.: Ski XCOttawa.ca :: Skiing in Ottawa and Gatineau Park

Training update, loop time trial, and decaf coffee
By:  Sheila Kealey   (2008/08/24)

I'm surrounded by hints that summer is ending soon, but I truly am looking forward to Fall, since I like the crisp weather and each week that brings us closer to snow. Summer training has gone well - I've managed to be fairly consistent with my program, raced some good triathlons, avoided injury, and gradually increased my ski-specific training.

A sure sign of the end of summer is the final XC Ottawa "loop time trial," a monthly test to assess progress throughout the summer. This is a long rollerski time trial, consisting of a counter-clockwise loop of the Gatineau Park, which takes 1:05-1:20 for most of us (the guys add the out and back to Champlain Lookout). To keep variables constant, we do this time trial after an easy week of training, and use the same equipment each time to control for rollerski speed. We start at minute intervals, and try to keep a controlled effort (Zone 3) that isn't all out and sustainable for over 1 hour. Most of us have skis of varying speeds, so comparing times with teammates doesn't give much information, but comparing personal times across sessions can be helpful.

Alana and Zoe are new to the loop time trials, and seem to be learning a lot from the experience. Here they are ready for the final Loop TT of 2008.

These time trials are a good opportunity to refine warmup routines, practice different pacing, and try to figure out what variables influence the outcome - all factors that will help for winter racing. Since overall training volume is typically high during the summer, a slower time than expected isn't necessarily a bad thing, and a good opportunity to reflect on your training routine and racing strategies for the upcoming season. My first time trial in May was slow compared to other years, something I attributed to new wheels that seemed pretty sluggish - and unfortunately I was stuck with them for the season (to keep consistent equipment), which was a bit frustrating at times, but not all bad. Fortunately I saw a gradual decrease in time over the 4 time trials, and yesterday's effort was over a minute faster than last month, so I'll take that as a good sign.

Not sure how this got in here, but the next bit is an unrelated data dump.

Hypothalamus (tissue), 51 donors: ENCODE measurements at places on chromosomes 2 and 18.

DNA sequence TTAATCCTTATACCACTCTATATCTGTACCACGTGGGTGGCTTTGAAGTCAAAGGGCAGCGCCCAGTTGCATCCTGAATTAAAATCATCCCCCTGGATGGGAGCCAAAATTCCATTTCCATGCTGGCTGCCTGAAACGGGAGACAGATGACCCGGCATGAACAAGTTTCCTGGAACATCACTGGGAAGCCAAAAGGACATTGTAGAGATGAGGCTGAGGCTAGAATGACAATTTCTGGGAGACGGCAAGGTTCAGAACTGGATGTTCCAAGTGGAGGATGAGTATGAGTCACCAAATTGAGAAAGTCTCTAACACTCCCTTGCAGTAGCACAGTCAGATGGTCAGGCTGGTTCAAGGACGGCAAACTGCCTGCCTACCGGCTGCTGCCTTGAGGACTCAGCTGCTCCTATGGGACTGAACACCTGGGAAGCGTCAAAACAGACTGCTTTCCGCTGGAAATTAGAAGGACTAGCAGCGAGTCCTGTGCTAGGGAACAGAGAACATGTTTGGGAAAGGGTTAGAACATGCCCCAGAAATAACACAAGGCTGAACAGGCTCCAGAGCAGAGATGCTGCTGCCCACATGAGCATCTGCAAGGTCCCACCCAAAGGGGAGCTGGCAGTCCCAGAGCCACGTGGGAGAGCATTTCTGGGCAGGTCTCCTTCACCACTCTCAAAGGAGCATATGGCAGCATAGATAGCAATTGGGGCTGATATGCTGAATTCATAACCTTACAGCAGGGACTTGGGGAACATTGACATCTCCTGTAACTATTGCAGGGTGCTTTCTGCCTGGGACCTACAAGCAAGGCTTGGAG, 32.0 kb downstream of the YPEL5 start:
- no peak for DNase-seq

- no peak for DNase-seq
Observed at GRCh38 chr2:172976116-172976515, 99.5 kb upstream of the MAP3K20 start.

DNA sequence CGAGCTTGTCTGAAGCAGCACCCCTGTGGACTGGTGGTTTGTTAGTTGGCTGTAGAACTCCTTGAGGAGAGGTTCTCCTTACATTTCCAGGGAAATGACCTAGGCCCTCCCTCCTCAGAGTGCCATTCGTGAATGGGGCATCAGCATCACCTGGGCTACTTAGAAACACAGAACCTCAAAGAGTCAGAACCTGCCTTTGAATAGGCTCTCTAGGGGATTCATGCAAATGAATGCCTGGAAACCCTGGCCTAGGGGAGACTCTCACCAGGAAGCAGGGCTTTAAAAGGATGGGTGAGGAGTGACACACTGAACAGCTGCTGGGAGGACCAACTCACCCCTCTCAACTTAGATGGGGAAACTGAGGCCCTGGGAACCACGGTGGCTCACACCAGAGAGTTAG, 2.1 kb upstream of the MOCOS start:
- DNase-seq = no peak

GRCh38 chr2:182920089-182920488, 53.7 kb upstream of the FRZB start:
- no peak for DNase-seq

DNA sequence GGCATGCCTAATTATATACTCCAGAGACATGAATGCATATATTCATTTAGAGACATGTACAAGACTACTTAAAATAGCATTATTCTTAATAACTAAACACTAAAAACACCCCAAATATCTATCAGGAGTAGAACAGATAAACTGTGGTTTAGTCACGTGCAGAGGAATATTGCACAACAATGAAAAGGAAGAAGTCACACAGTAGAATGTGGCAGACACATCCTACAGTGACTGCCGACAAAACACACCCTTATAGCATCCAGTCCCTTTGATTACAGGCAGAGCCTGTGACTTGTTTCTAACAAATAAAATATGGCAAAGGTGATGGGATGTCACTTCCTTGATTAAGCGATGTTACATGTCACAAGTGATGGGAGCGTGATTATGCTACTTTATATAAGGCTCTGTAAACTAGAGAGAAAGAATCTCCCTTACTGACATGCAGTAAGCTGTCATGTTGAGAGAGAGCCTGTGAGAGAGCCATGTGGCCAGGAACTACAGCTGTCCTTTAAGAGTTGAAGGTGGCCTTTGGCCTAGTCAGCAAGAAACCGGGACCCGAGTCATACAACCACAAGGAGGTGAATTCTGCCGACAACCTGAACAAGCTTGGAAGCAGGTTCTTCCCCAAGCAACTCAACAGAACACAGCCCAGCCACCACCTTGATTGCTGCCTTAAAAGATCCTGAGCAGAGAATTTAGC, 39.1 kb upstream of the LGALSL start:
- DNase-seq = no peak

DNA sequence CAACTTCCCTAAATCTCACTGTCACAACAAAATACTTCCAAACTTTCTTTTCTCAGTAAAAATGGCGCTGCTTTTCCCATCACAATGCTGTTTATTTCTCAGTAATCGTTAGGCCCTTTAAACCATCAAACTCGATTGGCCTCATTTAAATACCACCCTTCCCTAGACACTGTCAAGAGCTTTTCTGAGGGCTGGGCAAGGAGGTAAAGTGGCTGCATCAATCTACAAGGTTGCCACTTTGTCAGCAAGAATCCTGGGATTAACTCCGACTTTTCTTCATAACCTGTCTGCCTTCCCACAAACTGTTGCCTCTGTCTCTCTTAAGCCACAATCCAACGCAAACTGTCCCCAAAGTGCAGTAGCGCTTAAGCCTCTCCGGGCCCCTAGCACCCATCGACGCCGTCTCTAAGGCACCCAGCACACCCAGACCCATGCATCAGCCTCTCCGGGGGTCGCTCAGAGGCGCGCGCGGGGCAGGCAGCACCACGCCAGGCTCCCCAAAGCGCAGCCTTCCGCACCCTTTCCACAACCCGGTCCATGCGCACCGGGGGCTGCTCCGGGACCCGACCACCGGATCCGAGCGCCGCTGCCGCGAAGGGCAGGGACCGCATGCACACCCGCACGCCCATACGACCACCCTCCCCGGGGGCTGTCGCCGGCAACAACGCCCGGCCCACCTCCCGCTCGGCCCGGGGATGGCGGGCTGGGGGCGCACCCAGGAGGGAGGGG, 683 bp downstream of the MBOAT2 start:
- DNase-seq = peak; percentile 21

I try to set some goals for each time trial, and usually learn a thing or two. Here's what I learned yesterday:
  • I usually do well on the long sustained climbs, and lose time on rolling terrain, flats, and downhills. For this time trial I focussed a lot on going harder over the tops of climbs and into the downhills - I think this helped achieve the faster time.
  • I would probably benefit from a better warmup with more intensity. I usually start to feel and ski technically better after the first half of the time trial.
  • I can perform well without my usual strong morning coffee. This was not a planned test! I realized today that I had been drinking decaf coffee (by mistake) at least all weekend. I developed a headache after the Time Trial that lasted all afternoon and overnight. I finally figured out that I put decaf beans in our coffee canister by mistake, and attribute the headache to caffeine withdrawal (probably not a good thing . . .).
I'm looking forward to the next block of Fall training, and especially to training with the new XC Ottawa recruits who will be joining us over the next few weeks.

XC Ottawa Coach John Suuronen. Does he smile more before practice when he knows we're going to suffer a little?

The "scenic" Gatineau Parkway??

The first 4km of our course has undergone more "road repair." A sticky black subtance covered with TOILET PAPER (I'm serious - check it out closely), which is very treacherous for roller skiers.

The time trial starts at this sign from P8 and finishes on the other side of the road.

My heart's reaction to the final Loop Time trial. Getting heart rate data is another tool to help assess the time trial and compare to previous loop time trials.

Oops! Decaf coffee all weekend. Are the people on the package laughing at me?
Interesting Reading. . .
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